Though empirical studies regarding millennials in the workplace are difficult to find, interviews and surveys about the group abound. It appears there can be no doubt that at the top of the list of millennial expectations for the businesses they work for is a culture of giving back. For clarification in this article, I will define corporate citizenship as “incurring short-term costs that do not provide an immediate financial benefit to the company, but instead promote positive social and environmental change”.
Millennials, in general, decry corporate greed and rail against businesses and people who are selfish with what they have and this who negatively impact others. Conversely, those who show “above and beyond” kindness towards others – especially those in need – tend to attract positive attention and respect. It is not new that most businesses in existence are strong supporters within communities
It is not new that most businesses in existence are strong supporters within communities whether mom and pop stores or huge multinational corporations. It is likely you can go to any local store in your community and procure a donation of some sort for a little league baseball team, service trip overseas or school fundraiser.
How many restaurants have given tons (literally tons) of food to those in need? This goes back as far as there have been restaurants. Look at any corporation’s webpage and I bet you can find links to charities they support and initiatives to encourage employees to be active in giving somehow. So it isn’t just to impress this younger demographic that companies are doing good. But just how prominent corporate citizenship must be within the DNA of a company is ever increasing due to the expectation of this demographic. They want to know what a company is about and exactly what they do outside of themselves. With that in mind, here are offered three simple gems as they relate to your corporate giving movement.
1. Choose 1 or 2 causes your company commits to supporting
- Make these high profile on a regular basis. That should come naturally if you are truly committed to them
- Make these opportunities to corporately serve. If you struggle to know how to make that happen, I a great company that could help
- Make real and lasting impact with these causes, not a photo op. Millennials have a special radar that detects ‘posers’ so be genuine. You will make a much larger impact if your company personally cares and it will be difficult for that not to be contagious
2. Create and encourage opportunity for employees to make charity connections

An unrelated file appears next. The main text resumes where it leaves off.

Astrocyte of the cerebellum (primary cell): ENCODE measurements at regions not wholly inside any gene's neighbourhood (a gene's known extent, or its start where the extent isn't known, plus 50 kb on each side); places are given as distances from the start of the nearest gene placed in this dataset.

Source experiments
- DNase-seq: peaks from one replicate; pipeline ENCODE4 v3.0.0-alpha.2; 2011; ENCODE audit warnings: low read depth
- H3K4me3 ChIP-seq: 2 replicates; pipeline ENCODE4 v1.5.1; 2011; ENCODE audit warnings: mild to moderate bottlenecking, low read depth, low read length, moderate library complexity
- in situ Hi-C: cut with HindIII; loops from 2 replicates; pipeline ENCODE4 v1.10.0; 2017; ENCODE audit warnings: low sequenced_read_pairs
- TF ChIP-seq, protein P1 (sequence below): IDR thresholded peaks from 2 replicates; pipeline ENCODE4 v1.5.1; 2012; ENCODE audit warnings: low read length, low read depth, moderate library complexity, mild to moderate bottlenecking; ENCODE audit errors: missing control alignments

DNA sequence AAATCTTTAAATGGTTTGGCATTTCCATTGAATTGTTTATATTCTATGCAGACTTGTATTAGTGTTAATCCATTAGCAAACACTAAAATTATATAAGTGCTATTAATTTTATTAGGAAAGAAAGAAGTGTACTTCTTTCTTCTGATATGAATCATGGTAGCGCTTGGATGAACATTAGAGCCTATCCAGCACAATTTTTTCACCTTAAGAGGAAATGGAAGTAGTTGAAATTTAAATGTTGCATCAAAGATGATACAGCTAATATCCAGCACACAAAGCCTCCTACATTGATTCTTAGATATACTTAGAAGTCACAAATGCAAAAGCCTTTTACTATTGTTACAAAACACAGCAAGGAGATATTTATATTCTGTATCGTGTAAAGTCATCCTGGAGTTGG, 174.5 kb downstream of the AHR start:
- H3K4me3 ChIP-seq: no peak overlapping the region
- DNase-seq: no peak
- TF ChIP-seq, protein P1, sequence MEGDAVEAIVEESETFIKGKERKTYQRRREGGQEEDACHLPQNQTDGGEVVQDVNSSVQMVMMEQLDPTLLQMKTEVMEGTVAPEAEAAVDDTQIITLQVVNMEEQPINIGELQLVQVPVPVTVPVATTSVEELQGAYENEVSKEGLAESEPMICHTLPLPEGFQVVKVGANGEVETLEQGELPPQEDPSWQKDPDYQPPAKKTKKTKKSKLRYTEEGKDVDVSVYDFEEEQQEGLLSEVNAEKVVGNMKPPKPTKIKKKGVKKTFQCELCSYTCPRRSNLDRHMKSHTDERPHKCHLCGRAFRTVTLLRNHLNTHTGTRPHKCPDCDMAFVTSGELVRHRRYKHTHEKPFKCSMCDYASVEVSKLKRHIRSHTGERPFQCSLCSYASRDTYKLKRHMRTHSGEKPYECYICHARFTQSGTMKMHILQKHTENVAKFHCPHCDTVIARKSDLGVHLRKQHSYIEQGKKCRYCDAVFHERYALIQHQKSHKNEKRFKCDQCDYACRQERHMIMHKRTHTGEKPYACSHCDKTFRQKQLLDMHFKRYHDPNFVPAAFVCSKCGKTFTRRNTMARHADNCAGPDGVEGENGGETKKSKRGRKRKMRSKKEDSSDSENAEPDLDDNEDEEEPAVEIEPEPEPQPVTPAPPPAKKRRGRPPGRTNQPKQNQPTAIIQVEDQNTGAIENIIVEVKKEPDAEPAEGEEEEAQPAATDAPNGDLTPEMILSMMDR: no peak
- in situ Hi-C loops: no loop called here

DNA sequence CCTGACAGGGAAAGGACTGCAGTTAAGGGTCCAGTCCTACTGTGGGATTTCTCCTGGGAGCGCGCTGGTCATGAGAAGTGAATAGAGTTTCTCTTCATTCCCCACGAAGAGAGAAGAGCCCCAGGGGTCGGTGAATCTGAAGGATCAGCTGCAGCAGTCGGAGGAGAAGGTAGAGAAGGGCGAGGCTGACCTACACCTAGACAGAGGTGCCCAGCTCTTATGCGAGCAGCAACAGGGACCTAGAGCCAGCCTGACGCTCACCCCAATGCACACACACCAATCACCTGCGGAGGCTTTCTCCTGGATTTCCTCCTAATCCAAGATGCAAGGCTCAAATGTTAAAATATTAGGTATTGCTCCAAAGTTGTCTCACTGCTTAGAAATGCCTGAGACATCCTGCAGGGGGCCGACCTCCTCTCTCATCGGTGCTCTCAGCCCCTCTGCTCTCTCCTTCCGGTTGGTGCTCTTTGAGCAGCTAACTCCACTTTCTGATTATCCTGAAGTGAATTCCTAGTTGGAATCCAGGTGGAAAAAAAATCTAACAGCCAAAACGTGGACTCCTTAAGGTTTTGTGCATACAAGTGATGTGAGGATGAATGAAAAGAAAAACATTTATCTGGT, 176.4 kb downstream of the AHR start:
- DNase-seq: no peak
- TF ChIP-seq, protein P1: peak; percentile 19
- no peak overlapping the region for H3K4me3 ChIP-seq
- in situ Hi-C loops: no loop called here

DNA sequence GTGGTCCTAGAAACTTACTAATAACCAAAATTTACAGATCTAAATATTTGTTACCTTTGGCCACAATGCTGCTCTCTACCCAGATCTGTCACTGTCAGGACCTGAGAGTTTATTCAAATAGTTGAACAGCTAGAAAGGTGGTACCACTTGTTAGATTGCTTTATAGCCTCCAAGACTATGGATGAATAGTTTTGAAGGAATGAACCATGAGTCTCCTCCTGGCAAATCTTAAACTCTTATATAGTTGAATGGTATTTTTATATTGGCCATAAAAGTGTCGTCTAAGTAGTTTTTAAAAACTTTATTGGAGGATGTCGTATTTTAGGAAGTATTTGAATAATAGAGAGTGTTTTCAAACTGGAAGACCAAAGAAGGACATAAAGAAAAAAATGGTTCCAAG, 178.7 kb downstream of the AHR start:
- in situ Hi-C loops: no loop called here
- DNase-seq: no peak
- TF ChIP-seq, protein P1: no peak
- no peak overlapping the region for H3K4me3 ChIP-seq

- Allow absence for service. Not just for the company cause, but for some of their own. I know it sounds like lost productivity, but studies who the more satisfied your workforce, the more reliable, committed and motivated they will be. All are good for productivity.
- Have a committee for choosing corporate causes, with corporate resources. This is not rocket science. Who is not more engaged and interested when they have some skin inthe game.
- Have a community focal point to highlight your people’s involvement. Whether you use a break room bulletin board or a corporate employee web page, make sure there are updated pictures and stories about the good that happens with your people. This will encourage involvement and highlight the good in your people to your people. Some ‘aha’ moments will take place. “I didn’t know Jenna helped with the homeless. I’m going to ask about that” or “My experience with that guy hasn’t been so good, but anyone who rescues animals must be ok”
3. Create an atmosphere of care in the workplace
- Real corporate citizenship is not about the policies, it is about the people. A giving, caring and kind atmosphere is not an event, but a mindset. Does that start at the top? It can. And it should.But it doesn’t have to. It starts with anyone who chooses to make their world better. Their own sphere and the big sphere of earth. As a blueprint, I have what I call the Necessary Nine: Critical and Timeless Characteristics to Positively Influence People. Those will be unpacked in the next few posts.
And here is just a little tidbit that may or may not be a surprise… this kind of effort isn’t just about your millennial workforce. They did not usher it in and studies show that Boomers and Gen Xers in the workforce have the same expectations in this arena as their Millennial co-workers. No matter the makeup of your company, all will be motivated at as you move forward with your corporate citizenship